Tuesday, January 13, 2009

A Glorious Coincidence?

One of the things I've always been fascinated about when I'm studying the Bible is when I see texts--words, stories, images--tie together and unfold each other. Imagery congeals into fleshy subtance. Meaning precipitates. Events echo and reverberate. Propositions polymerize into connected chains. (Can you tell I'm a science teacher?)

One such instance occurred yesterday morning as I was reading the closing chapters of Exodus. In chapters 35-40 the erection of the tabernacle is described in detail. The tabernacle, or tent of meeting, was meant to be the site where sinful Israel would meet with her holy God--but not without a covering of blood, the life which atoned for her sin.

As its construction reached completion, the following words are recorded:

Thus all the work of the tabernacle of the tent of meeting was finished, and the people of Israel did according to all that the LORD had commanded Moses; so they did. . . . According to all that the LORD had commanded Moses, so the people of Israel had done all the work. And Moses saw all the work, and behold, they had done it; as the LORD had commanded, so had they done it. Then Moses blessed them. (39:32, 42-43 ESV)

Then the following words bring the building phase to its end: "So Moses finished the work" (40:33).

As I chewed on this passage, Genesis 1:31--2:3 came to mind.

And God saw everything that he had made, and behold, it was very good. And there was evening and there was morning, the sixth day.

Thus the heavens and the earth were finished, and all the host of them. And on the seventh day God finished his work that he had done, and he rested on the seventh day from all his work that he had done. So God blessed the seventh day and made it holy, because on it God rested from all his work that he had done in creation.

The italicized words may be a coincidence, an artefact of my overly-enthusiastic imagination. But didn't Moses pen them all? It seems to me that there is some direct and intentional parallelism going on here. But what might it mean? In creation, God finished the work he had done; he saw that it was good and blessed it with his favor and approval. When Moses saw that the people had finished the tabernacle according to God's commands, he blessed them as well.*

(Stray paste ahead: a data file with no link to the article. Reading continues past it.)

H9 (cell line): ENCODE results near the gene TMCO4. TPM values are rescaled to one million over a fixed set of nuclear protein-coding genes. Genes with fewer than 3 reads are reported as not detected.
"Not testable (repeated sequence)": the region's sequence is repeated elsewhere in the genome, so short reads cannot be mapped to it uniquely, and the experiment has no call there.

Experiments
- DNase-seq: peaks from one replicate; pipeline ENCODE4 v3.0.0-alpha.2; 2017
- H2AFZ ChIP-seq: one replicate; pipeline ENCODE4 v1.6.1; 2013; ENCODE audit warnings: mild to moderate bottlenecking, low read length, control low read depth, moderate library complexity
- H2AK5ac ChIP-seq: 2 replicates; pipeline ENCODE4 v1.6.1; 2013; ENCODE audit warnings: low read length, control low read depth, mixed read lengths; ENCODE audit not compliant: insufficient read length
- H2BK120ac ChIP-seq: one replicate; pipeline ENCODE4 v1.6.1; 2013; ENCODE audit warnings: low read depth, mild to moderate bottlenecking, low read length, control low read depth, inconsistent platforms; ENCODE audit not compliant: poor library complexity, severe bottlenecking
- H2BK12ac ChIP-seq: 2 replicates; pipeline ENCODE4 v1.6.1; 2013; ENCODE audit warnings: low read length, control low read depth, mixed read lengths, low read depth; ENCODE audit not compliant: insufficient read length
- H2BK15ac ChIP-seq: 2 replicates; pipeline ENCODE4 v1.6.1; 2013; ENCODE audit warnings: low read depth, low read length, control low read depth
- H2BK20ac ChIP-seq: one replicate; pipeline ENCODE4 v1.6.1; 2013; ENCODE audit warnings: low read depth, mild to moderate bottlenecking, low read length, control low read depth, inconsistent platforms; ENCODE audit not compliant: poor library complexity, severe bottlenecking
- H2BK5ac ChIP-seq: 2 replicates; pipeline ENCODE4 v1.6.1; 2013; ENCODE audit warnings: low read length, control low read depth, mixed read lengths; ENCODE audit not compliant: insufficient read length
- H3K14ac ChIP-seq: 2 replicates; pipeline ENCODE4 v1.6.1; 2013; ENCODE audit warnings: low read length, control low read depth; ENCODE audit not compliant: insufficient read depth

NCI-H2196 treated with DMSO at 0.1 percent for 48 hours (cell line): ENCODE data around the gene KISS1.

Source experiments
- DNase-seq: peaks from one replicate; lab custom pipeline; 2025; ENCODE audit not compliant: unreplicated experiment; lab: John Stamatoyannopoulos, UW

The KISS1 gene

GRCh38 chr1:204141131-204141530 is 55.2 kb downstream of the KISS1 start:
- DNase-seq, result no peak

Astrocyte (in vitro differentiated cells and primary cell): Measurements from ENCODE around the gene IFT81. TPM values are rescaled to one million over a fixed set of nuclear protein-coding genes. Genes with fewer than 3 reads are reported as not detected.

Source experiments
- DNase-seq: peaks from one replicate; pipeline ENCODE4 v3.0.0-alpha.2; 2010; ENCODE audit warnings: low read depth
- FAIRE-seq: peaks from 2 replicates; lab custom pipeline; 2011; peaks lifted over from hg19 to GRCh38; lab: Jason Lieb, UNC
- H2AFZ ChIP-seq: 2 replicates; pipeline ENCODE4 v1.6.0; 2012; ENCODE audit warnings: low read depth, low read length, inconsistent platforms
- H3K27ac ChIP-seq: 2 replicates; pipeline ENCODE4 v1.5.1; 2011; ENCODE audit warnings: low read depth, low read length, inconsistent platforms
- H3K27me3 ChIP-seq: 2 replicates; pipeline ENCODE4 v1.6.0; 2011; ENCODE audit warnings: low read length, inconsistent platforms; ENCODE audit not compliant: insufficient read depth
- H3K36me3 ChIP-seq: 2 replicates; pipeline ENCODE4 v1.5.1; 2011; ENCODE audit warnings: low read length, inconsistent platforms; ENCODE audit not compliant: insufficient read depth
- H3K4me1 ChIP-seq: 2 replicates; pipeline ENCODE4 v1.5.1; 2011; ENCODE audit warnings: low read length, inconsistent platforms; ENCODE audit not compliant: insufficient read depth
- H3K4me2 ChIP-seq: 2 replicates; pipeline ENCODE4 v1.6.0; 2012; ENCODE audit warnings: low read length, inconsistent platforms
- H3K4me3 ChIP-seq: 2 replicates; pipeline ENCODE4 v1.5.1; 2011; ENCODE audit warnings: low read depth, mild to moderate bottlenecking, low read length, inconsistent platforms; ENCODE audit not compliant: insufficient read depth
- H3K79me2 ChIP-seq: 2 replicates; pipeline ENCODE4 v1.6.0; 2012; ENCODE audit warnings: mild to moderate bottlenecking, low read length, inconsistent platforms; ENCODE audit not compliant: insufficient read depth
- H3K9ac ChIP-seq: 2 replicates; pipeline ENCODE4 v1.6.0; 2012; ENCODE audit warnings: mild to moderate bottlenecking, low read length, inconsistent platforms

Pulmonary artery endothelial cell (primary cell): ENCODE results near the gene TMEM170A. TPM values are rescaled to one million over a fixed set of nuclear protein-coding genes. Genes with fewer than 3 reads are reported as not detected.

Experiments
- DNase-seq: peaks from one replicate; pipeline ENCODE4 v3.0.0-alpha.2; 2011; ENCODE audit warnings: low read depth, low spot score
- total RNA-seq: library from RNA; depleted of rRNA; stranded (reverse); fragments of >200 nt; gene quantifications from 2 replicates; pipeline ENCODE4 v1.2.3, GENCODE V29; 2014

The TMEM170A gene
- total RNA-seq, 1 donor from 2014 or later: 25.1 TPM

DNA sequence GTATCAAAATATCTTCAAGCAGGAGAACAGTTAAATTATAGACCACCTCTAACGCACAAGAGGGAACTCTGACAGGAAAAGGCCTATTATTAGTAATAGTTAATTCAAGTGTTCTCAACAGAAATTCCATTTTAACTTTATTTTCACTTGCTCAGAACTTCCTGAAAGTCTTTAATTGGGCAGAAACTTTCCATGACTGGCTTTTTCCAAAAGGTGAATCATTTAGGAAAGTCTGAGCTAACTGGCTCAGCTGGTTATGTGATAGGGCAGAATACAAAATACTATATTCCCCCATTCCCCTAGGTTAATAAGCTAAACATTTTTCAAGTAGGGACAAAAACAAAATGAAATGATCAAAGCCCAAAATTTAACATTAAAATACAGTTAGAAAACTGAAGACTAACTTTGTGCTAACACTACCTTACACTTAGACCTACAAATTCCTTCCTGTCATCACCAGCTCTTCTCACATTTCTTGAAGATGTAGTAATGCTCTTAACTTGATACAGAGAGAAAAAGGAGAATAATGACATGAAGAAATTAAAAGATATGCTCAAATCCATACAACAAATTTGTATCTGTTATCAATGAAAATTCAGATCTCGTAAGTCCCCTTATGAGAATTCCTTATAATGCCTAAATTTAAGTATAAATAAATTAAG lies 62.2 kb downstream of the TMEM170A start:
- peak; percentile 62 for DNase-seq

The story doesn't end there, though. As the sign of his approval, the Lord's radiant shekinah glory-cloud moved in to the tabernacle and took up residence, dwelling there among his people. "Then the cloud covered the tent of meeting, and the glory of the LORD filled the tabernacle" (Exodus 40:34). Whereas once he refused to meet with sinful, idolatrous Israel within the borders of her camp, opting instead for the top of Mt. Sinai or a tent of meeting outside the camp, God now moved to dwell among his people and reveal his glory there.

Does this imply that in the creation of the universe, God was preparing for himself a place to dwell as the universe's King? Or does it perhaps reveal that the tabernacle is the creation of God's new dwelling place on earth? Should the reader infer that Israel herself is the beginning of a new, redemeed creation of sorts? Taking it further, what does this mean for the church, the fullness of Israel, where God dwells with his covenant people by means of the life-offering of Jesus Christ? I haven't put a lot of thought into it beyond this, but I think it is so awesome to see these sort of connections in Scripture. To me they reveal so much; they are the lifeblood (no pun intended) of study. How much of this stuff is going on in the New Testament as it echoes and retells the Old, and we just don't see it?

"And I heard a loud voice from the throne saying, 'Behold, the dwelling place of God is with man. He will dwell with them, and they will be his people, and God himself will be with them as their God' " (Revelation 21:3).
*Another thing I thought of was that in Genesis 1, God commands or speaks, and his Spirit carries it out. In Exodus 35-40, God lays out the plan for the tabernacle in his commands to Moses, and the Spirit fills Bezalel and Oholiab with the wisdom and skill needed to craft and engineer it.


Halfmom, AKA, Susan said...

You'll love the notes - and the second day's questions - even more to think about in type and symbolism

Ezekiel said...


I love your connections, and I think you're right on target. Regarding the OT-NT echoes, this makes the Septuagint (Greek OT) the Bible student's best friend. Incidentally, one of the most influential volumes of the last couple decades in biblical studies is Richard Hays's Echoes of Scripture. You would like it. He's one of my heroes.

And to build on the Gen 1/Exodus 40 connection: what about John 19v31, Jesus on the cross: "it is finished." What is finished? I think you have some clues in the trail of thought you're already headed down.

p.s. I'm bloggercising again, for I don't know how long.

Ted M. Gossard said...

Yes, redemption and creation certainly go together. When our theology of creation is weak, it impacts our theology of redemption for ill, for sure.

Good thoughts here. And I'm reminded how by grace we enter into God's work ourselves, how we are participants with God, and then dwell with God- we together. I like the emphasis in God and in the people getting the work done. Repetition is sometimes just a part of language and I'd like to know if emphasis is intended here by it. And how translations like the NLT might bring that out, but that's an aside.

Recently a version of a replica of the Tabernacle was in Grand Rapids. Deb and I had the privilege of seeing it, and taking pictures. It was simple and profound of course, in all the meaning, although I have to admit a study in Exodus as you are undertaking would be good for me.